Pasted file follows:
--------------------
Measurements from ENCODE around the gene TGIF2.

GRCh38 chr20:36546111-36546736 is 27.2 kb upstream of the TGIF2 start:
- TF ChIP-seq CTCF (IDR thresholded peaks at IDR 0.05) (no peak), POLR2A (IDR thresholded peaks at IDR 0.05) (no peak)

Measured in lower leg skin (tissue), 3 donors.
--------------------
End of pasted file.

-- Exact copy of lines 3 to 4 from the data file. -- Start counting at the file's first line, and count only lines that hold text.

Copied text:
- TF ChIP-seq CTCF (IDR thresholded peaks at IDR 0.05) (no peak), POLR2A (IDR thresholded peaks at IDR 0.05) (no peak)

Measured in lower leg skin (tissue), 3 donors.